Watching, listening, reading: July

Here we are at the end of July already – 2017 is certainly going by at lightening speed.  Anyway, time to stop and have a quick round up of this month’s media consumption.


The New Zealand International Film Festival has started, and on Friday we went to see The Square, directed by Ruben Östlund.   Winner of the Cannes Palme d’Or, it is a satire of sorts that follows a museum curator (played by Danish actor Claes Bang…who spoke Danish throughout and managed to be understood by the Swedes…artistic license), an exhibit called The Square, a theft of a mobile phone, and an American journalist played by Elisabeth Moss. It is hard to describe, but had some funny moments, some awful moments and was visually stunning.

On Sunday, we went to see another Swedish film, Sami Blood.  What an amazing and brilliant film, one that will stay with me for years to come.  The story is of a young Sami girl growing up in 1930s northern Sweden, who attends a school for Sami children.  Proud of her knowledge of Swedish, she gradually comes to realise she has to break all ties with her family and culture if she wants to live another life.  The scenes of race biology examinations at her boarding school, and the prejudice in society at the time against Sami make uncomfortable viewing.  This is a film not to be missed.  Trivia note: the Sami language in the film is Southern Sami, spoken by only a few people these days.

The third film we have seen on the film festival was today, Monday, when we went to see Sally Potter’s The Party.  A black comedy, starring Kristin Scott Thomas, Timothy Spall and Cillian Murphy, it tells the tale of a female politician celebrating her promotion to Minister of Health, and how it all goes horribly wrong. Filmed in black and white, it is a real ensemble piece, with excellent acting.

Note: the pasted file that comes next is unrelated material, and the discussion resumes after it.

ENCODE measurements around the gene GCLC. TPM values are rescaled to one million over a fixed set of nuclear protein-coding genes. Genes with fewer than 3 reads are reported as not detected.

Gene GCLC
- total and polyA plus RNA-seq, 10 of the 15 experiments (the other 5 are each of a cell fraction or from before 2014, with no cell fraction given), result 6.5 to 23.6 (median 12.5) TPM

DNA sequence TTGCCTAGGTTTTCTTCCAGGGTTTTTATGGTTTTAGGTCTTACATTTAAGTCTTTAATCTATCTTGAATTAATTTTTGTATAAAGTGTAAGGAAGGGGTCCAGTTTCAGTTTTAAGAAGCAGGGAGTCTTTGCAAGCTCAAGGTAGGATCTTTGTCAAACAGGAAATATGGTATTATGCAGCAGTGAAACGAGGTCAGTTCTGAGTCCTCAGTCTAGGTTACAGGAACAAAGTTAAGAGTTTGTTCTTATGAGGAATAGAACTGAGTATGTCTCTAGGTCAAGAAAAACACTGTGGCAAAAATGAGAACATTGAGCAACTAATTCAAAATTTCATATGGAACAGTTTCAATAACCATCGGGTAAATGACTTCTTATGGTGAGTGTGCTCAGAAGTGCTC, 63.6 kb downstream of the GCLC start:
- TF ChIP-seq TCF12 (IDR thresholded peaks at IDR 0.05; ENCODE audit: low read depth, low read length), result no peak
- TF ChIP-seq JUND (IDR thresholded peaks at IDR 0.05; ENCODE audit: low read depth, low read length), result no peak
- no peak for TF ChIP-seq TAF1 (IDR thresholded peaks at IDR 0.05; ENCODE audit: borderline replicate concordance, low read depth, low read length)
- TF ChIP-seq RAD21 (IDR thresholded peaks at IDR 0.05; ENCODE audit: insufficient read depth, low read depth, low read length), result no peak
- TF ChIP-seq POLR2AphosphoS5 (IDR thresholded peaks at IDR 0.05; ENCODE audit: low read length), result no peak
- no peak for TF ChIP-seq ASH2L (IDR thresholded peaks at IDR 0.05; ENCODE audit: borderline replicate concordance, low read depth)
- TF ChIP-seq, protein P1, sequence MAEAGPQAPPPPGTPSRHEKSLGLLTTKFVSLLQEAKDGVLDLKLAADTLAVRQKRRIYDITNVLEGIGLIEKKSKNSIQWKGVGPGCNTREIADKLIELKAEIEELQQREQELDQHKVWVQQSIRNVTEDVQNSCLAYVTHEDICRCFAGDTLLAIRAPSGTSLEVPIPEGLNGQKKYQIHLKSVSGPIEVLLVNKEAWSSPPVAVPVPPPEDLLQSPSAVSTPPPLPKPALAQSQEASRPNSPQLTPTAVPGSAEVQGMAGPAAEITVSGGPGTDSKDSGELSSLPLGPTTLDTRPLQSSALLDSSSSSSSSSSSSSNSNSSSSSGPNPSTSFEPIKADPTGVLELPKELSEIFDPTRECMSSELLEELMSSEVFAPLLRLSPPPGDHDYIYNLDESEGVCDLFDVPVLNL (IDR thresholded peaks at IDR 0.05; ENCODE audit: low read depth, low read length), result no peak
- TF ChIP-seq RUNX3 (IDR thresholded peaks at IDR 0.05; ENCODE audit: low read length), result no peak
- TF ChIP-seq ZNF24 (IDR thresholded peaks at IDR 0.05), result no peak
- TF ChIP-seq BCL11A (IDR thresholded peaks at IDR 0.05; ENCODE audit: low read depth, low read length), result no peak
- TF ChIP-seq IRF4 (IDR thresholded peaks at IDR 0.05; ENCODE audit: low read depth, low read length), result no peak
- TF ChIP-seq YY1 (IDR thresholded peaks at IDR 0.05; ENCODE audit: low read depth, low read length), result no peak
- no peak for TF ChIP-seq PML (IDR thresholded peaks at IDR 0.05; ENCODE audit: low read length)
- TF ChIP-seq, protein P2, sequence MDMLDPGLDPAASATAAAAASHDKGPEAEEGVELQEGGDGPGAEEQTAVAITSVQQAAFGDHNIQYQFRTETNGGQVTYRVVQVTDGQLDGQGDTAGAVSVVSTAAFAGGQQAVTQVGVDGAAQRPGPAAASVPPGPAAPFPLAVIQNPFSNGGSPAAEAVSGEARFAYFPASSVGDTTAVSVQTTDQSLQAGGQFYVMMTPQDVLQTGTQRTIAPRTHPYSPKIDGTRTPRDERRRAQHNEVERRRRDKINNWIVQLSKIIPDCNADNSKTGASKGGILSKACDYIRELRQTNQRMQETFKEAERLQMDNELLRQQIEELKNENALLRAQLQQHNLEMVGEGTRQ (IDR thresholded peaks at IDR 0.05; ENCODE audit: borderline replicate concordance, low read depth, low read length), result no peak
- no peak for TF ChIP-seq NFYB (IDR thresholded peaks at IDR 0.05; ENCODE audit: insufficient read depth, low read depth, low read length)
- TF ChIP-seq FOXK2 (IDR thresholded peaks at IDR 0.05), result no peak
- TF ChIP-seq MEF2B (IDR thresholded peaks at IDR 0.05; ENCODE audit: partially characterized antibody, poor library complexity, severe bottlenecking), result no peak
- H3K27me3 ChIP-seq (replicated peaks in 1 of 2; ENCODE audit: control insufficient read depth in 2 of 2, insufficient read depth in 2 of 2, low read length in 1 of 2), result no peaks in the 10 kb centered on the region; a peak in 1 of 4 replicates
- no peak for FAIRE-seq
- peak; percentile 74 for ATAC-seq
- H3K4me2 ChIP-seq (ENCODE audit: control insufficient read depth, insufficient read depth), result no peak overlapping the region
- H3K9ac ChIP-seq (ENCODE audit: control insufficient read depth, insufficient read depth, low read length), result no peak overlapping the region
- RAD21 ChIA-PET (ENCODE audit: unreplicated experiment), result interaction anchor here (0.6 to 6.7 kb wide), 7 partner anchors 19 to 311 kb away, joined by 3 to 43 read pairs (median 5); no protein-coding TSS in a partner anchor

On Saturday afternoon, to cheer myself up after a not very good week, I re-watched that lovely film Frances Ha.  If you haven’t seen it, do catch it, it is a real gem.  It is the story of a woman in New York who aspires to be a dancer, but isn’t really cut out for it, her friendships and a happy ending.  It stars Greta Gerwig as Frances, and spot Adam Driver in a supporting role.


On the small screen, we’ve not really watched much to write about, except lots of old music programmes and comedy shows.  We could really do with a good drama to get excited about.


I’ve listened to the usual round of podcasts, particularly loving The Moth, which never fails to amuse/make you cry/be amazed and an episode of Desert Island Discs with the British TV presenter and comedian, Sue Perkins. A day never goes by without The Archers of course.

After hearing this in the car, I can’t stop listening to The Sundays, Can’t Be Sure.  As a consequence, I’ve wandered down memory lane and listened to some of their other stuff, having forgotten that they were a favourite at the time.


The month started with another Liane Moriarty, What Alice Forgot. She has a certain cast of characters that seem to pop up in all her books, but nevertheless a page turner and a good read.  Still in the world of fiction, I enjoyed another of the cat detective books by Lilian Jackson Braun on a bumpy flight back to Wellington. The book of the month award  goes to The Quiet Spectacular by Kiwi writer Laurence Moriarty.  A beautifully crafted work, with strong characters and story line, and evocative images.  Highly recommended.

My second non-fiction work of the month (the first being Michael Pollen’s In Defence of Food mentioned here) was a short memoir by Vivian Gornick, The Odd Woman and the City.  It was quite enjoyable, with some lovely observations and overheard conversations.  Oh yes and of course, the current issue of Frankie is worth looking at too!


Book of the month

Featured photo at the top of the post is Ekor Book Café, College Street, Wellington.

You can find Thistles and Kiwis on Facebook, and also on Instagram @blof678.  As for Twitter….am totally inactive these days.  If you want to get in touch, email me on




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